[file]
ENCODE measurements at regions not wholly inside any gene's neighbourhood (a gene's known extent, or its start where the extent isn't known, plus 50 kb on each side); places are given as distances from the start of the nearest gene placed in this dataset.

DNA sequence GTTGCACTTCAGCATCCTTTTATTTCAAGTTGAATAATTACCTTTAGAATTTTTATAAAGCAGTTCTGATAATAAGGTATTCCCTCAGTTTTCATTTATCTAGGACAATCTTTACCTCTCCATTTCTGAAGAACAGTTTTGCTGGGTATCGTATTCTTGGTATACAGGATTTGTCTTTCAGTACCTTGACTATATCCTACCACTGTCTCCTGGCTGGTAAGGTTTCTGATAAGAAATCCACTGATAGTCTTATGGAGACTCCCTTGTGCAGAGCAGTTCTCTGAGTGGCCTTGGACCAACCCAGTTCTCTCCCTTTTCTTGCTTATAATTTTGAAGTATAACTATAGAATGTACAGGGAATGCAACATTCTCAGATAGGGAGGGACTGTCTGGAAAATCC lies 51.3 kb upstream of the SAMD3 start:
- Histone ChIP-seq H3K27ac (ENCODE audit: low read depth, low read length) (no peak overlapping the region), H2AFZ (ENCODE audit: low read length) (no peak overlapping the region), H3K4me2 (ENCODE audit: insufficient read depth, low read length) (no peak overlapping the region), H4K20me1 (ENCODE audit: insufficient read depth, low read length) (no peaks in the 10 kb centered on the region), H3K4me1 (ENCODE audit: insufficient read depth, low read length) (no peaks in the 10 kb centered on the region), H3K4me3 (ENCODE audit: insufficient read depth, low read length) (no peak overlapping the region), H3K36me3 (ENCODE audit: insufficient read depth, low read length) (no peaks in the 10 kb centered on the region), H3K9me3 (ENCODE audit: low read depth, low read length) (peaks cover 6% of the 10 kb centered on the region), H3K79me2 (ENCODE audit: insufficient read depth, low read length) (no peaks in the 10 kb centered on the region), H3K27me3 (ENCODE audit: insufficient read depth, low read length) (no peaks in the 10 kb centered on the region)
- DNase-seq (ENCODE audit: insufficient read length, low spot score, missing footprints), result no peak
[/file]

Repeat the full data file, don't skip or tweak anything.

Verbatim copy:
ENCODE measurements at regions not wholly inside any gene's neighbourhood (a gene's known extent, or its start where the extent isn't known, plus 50 kb on each side); places are given as distances from the start of the nearest gene placed in this dataset.

DNA sequence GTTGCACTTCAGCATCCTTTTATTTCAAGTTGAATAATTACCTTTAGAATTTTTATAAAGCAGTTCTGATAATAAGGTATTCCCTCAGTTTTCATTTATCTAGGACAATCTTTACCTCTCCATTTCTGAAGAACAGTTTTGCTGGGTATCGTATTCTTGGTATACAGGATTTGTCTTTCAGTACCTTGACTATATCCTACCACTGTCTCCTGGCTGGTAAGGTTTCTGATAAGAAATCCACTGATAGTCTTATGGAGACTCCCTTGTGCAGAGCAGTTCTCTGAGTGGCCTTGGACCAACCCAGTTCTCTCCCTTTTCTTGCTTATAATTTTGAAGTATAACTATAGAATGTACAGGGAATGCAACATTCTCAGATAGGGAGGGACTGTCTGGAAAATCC lies 51.3 kb upstream of the SAMD3 start:
- Histone ChIP-seq H3K27ac (ENCODE audit: low read depth, low read length) (no peak overlapping the region), H2AFZ (ENCODE audit: low read length) (no peak overlapping the region), H3K4me2 (ENCODE audit: insufficient read depth, low read length) (no peak overlapping the region), H4K20me1 (ENCODE audit: insufficient read depth, low read length) (no peaks in the 10 kb centered on the region), H3K4me1 (ENCODE audit: insufficient read depth, low read length) (no peaks in the 10 kb centered on the region), H3K4me3 (ENCODE audit: insufficient read depth, low read length) (no peak overlapping the region), H3K36me3 (ENCODE audit: insufficient read depth, low read length) (no peaks in the 10 kb centered on the region), H3K9me3 (ENCODE audit: low read depth, low read length) (peaks cover 6% of the 10 kb centered on the region), H3K79me2 (ENCODE audit: insufficient read depth, low read length) (no peaks in the 10 kb centered on the region), H3K27me3 (ENCODE audit: insufficient read depth, low read length) (no peaks in the 10 kb centered on the region)
- DNase-seq (ENCODE audit: insufficient read length, low spot score, missing footprints), result no peak